Many Houston residents have used leave time associated with the Family Medical Leave Act before. Sometimes, a medical emergency requires it; other times, it can be a happier moment, like taking care of your son or daughter immediately after their birth. FMLA rights extend to many employees, and they may not even be aware of some of the wrinkles of the system that can help them should an FMLA dispute arise.
For example, when an employee uses FMLA leave, they will likely be out of work for a while (that is the assumption, at least). FMLA leave is unpaid, but employees are granted 12 weeks of such leave every year, should the conditions merit such time off.
After that leave, the employee will be eager to return to their job -- just to get back into things. However, some employers make it difficult for the employee to return to work, whether knowingly or unknowingly.
Here's another example: say an employee takes FMLA to leave. This employee and his immediate supervisor do not get along. The source of their dispute is irrelevant (in the source article, it is racial discrimination; but it could be gender discrimination, medical discrimination, or simply two people who don't see eye to eye), but because of this clash of personalities, the supervisor makes it hard for the employee to get FMLA to leave and to return from it.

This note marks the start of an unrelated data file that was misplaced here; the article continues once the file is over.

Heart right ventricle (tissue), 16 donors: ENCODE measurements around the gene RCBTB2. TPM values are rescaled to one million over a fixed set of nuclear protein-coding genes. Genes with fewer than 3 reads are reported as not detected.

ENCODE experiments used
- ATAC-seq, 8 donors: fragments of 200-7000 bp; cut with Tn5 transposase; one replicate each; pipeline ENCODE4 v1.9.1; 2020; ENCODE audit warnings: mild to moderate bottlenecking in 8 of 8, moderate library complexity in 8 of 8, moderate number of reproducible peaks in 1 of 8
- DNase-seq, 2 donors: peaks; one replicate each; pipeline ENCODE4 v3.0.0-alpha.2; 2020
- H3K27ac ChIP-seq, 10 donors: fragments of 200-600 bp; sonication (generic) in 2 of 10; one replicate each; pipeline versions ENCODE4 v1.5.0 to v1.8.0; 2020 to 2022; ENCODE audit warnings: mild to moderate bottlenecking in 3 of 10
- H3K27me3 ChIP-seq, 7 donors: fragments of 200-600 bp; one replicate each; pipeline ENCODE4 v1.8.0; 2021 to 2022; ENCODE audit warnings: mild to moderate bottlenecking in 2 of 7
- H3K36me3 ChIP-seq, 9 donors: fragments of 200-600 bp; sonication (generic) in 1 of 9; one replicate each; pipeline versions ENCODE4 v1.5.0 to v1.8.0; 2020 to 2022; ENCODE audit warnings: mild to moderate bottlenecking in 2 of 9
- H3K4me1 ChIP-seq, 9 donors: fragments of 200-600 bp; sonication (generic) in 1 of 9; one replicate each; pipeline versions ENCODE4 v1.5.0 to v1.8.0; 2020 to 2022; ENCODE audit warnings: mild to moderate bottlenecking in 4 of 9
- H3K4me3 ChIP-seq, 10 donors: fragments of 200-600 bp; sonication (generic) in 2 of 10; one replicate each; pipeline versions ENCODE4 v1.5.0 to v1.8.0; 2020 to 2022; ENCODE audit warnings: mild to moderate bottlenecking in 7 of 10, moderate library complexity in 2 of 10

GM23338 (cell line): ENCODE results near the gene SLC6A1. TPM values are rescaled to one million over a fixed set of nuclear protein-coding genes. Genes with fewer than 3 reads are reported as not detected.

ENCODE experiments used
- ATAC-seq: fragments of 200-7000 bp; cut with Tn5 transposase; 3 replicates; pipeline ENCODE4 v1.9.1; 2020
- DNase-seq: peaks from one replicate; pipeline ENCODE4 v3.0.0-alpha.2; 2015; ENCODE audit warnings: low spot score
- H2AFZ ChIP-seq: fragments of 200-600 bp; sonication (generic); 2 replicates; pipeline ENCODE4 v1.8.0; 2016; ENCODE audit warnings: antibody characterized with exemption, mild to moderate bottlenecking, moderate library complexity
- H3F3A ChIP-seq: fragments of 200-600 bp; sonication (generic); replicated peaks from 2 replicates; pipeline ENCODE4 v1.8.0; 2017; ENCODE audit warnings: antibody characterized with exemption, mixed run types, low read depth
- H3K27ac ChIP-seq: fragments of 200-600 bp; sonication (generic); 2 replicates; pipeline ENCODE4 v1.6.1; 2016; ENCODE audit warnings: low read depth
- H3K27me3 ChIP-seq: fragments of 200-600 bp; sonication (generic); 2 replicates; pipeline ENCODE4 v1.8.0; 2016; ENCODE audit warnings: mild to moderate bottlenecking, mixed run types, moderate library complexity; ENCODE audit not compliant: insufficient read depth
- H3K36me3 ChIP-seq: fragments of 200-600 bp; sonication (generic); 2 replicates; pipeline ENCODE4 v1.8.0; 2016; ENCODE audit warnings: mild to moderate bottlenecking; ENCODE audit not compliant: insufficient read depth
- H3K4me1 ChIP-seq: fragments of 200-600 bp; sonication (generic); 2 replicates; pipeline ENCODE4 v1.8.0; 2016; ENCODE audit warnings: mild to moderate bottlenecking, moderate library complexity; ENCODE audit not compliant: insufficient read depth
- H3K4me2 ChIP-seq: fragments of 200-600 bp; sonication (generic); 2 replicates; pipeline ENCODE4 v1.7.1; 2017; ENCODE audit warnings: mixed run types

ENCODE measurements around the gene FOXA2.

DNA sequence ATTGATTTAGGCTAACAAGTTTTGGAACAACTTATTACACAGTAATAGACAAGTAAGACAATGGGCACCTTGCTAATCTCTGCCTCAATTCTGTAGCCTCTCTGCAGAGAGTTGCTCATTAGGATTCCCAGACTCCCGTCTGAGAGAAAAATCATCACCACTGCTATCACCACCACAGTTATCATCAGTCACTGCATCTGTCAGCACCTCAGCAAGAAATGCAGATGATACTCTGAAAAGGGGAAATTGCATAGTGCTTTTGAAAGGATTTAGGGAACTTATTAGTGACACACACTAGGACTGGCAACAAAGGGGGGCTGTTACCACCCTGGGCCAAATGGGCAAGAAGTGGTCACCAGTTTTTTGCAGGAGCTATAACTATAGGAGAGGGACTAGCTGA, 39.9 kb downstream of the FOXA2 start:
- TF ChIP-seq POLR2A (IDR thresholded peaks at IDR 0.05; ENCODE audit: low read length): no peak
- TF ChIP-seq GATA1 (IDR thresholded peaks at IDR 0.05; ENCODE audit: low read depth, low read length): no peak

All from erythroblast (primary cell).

Well, this employee can reasonably expect to return to a similar job with similar circumstances to the one he had before. If the employer forces the employee who returned from FMLA leave to accept a different job, with different circumstances (such as losing an office for a cubicle, which occurred in the example in the source article) and a reduced pay grade.
Essentially, employees who use FMLA leave can expect their job to be somewhat protected -- and that did not happen in this example. That can open an employer up to a number of employment-related liabilities.
Source: Business Management Daily, "Reinstate employee to equivalent job after FMLA leave," May 23, 2013